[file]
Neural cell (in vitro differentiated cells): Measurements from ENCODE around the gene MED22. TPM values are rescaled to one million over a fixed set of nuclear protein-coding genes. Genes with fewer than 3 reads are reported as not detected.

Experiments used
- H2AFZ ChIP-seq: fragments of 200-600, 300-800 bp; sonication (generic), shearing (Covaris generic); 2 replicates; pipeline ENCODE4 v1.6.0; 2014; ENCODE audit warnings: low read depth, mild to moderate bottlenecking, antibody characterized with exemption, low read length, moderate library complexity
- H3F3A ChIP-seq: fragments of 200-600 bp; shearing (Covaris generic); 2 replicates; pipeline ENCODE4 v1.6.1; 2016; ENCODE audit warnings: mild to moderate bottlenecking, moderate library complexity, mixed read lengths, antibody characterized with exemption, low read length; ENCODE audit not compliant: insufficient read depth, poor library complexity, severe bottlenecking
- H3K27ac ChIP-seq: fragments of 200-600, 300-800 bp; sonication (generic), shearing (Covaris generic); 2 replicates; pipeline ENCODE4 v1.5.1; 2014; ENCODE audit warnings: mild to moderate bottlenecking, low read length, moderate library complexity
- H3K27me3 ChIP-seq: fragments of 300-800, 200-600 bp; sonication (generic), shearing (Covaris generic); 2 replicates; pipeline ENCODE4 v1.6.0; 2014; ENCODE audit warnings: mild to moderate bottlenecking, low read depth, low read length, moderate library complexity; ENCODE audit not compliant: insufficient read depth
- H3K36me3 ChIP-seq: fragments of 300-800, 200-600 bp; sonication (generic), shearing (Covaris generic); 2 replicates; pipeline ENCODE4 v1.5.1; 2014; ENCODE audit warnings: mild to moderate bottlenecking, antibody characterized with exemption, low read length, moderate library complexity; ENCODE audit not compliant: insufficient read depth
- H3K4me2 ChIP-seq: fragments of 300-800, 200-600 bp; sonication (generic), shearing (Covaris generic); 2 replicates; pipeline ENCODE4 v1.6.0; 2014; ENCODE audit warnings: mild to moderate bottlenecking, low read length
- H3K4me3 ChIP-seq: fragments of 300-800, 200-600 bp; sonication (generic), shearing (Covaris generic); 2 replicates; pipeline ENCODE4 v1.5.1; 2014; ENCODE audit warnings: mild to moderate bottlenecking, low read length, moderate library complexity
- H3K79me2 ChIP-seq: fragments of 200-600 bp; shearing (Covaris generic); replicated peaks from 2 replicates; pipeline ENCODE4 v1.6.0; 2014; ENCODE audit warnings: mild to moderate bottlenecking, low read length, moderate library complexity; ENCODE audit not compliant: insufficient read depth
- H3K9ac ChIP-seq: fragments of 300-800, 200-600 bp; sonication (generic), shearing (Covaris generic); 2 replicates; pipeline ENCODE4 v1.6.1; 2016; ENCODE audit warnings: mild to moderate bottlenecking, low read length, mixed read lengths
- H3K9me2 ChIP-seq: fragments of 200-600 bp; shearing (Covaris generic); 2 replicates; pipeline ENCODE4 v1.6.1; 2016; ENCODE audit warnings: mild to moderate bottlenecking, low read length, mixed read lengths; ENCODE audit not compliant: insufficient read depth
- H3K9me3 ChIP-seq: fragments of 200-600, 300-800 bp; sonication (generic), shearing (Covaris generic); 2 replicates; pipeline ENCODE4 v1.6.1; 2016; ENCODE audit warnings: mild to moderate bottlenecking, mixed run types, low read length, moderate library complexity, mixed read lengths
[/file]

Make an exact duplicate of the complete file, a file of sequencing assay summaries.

Neural cell (in vitro differentiated cells): Measurements from ENCODE around the gene MED22. TPM values are rescaled to one million over a fixed set of nuclear protein-coding genes. Genes with fewer than 3 reads are reported as not detected.

Experiments used
- H2AFZ ChIP-seq: fragments of 200-600, 300-800 bp; sonication (generic), shearing (Covaris generic); 2 replicates; pipeline ENCODE4 v1.6.0; 2014; ENCODE audit warnings: low read depth, mild to moderate bottlenecking, antibody characterized with exemption, low read length, moderate library complexity
- H3F3A ChIP-seq: fragments of 200-600 bp; shearing (Covaris generic); 2 replicates; pipeline ENCODE4 v1.6.1; 2016; ENCODE audit warnings: mild to moderate bottlenecking, moderate library complexity, mixed read lengths, antibody characterized with exemption, low read length; ENCODE audit not compliant: insufficient read depth, poor library complexity, severe bottlenecking
- H3K27ac ChIP-seq: fragments of 200-600, 300-800 bp; sonication (generic), shearing (Covaris generic); 2 replicates; pipeline ENCODE4 v1.5.1; 2014; ENCODE audit warnings: mild to moderate bottlenecking, low read length, moderate library complexity
- H3K27me3 ChIP-seq: fragments of 300-800, 200-600 bp; sonication (generic), shearing (Covaris generic); 2 replicates; pipeline ENCODE4 v1.6.0; 2014; ENCODE audit warnings: mild to moderate bottlenecking, low read depth, low read length, moderate library complexity; ENCODE audit not compliant: insufficient read depth
- H3K36me3 ChIP-seq: fragments of 300-800, 200-600 bp; sonication (generic), shearing (Covaris generic); 2 replicates; pipeline ENCODE4 v1.5.1; 2014; ENCODE audit warnings: mild to moderate bottlenecking, antibody characterized with exemption, low read length, moderate library complexity; ENCODE audit not compliant: insufficient read depth
- H3K4me2 ChIP-seq: fragments of 300-800, 200-600 bp; sonication (generic), shearing (Covaris generic); 2 replicates; pipeline ENCODE4 v1.6.0; 2014; ENCODE audit warnings: mild to moderate bottlenecking, low read length
- H3K4me3 ChIP-seq: fragments of 300-800, 200-600 bp; sonication (generic), shearing (Covaris generic); 2 replicates; pipeline ENCODE4 v1.5.1; 2014; ENCODE audit warnings: mild to moderate bottlenecking, low read length, moderate library complexity
- H3K79me2 ChIP-seq: fragments of 200-600 bp; shearing (Covaris generic); replicated peaks from 2 replicates; pipeline ENCODE4 v1.6.0; 2014; ENCODE audit warnings: mild to moderate bottlenecking, low read length, moderate library complexity; ENCODE audit not compliant: insufficient read depth
- H3K9ac ChIP-seq: fragments of 300-800, 200-600 bp; sonication (generic), shearing (Covaris generic); 2 replicates; pipeline ENCODE4 v1.6.1; 2016; ENCODE audit warnings: mild to moderate bottlenecking, low read length, mixed read lengths
- H3K9me2 ChIP-seq: fragments of 200-600 bp; shearing (Covaris generic); 2 replicates; pipeline ENCODE4 v1.6.1; 2016; ENCODE audit warnings: mild to moderate bottlenecking, low read length, mixed read lengths; ENCODE audit not compliant: insufficient read depth
- H3K9me3 ChIP-seq: fragments of 200-600, 300-800 bp; sonication (generic), shearing (Covaris generic); 2 replicates; pipeline ENCODE4 v1.6.1; 2016; ENCODE audit warnings: mild to moderate bottlenecking, mixed run types, low read length, moderate library complexity, mixed read lengths